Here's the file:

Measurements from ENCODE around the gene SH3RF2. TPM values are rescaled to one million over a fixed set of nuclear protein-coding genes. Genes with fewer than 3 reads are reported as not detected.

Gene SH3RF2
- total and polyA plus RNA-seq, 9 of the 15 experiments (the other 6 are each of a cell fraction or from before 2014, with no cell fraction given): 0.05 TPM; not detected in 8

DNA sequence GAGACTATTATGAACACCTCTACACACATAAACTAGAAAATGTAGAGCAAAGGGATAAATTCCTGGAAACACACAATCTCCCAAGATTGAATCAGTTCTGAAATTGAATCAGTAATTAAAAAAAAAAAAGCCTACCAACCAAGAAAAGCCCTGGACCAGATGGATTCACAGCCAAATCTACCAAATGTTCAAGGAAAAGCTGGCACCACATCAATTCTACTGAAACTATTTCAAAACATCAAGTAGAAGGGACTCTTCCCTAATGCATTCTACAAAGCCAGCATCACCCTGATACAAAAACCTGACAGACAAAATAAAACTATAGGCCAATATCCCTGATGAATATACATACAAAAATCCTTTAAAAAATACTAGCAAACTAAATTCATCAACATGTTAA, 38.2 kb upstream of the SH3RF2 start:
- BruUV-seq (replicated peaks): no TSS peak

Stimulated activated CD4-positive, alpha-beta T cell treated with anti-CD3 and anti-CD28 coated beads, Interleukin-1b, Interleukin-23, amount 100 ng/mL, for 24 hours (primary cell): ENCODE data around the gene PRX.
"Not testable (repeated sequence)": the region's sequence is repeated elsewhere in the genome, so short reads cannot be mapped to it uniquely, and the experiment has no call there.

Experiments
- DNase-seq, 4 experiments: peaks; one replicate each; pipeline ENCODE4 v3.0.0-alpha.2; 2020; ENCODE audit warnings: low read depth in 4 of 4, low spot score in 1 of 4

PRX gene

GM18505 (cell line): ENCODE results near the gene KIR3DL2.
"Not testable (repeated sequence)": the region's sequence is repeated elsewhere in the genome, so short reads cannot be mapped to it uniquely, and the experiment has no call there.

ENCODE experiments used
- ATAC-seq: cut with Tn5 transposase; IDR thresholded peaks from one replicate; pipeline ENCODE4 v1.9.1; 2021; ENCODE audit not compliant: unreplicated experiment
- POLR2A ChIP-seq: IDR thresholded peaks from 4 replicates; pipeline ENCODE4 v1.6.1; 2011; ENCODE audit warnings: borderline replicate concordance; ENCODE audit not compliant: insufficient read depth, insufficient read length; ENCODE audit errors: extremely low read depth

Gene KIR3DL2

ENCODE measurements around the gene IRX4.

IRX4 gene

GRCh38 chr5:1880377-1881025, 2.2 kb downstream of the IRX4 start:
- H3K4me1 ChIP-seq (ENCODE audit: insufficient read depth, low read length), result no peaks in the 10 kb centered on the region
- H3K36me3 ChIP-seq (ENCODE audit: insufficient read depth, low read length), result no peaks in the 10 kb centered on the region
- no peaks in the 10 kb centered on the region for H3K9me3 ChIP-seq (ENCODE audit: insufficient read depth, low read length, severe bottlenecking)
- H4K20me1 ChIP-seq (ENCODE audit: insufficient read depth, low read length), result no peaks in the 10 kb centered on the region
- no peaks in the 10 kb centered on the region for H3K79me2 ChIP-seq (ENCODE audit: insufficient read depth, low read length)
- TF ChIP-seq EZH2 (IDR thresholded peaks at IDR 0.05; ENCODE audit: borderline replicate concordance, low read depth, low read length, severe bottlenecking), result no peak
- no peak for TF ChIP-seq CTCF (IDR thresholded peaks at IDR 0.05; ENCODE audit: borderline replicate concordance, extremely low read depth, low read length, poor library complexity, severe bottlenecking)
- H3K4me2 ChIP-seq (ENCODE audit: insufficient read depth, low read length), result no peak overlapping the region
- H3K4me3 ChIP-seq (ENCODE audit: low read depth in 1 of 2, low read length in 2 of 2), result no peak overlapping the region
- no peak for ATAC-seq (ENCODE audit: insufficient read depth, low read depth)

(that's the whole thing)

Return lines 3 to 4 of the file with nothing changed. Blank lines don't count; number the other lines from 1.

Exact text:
- total and polyA plus RNA-seq, 9 of the 15 experiments (the other 6 are each of a cell fraction or from before 2014, with no cell fraction given): 0.05 TPM; not detected in 8

DNA sequence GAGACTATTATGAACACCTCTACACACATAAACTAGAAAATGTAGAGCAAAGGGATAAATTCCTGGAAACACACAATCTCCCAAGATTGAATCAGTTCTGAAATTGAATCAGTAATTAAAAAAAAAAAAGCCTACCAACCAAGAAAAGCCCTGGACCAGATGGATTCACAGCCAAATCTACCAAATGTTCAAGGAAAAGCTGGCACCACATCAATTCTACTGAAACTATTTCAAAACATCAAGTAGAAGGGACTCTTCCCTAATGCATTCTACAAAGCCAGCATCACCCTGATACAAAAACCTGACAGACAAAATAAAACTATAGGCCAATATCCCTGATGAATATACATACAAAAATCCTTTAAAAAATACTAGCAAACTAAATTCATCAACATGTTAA, 38.2 kb upstream of the SH3RF2 start: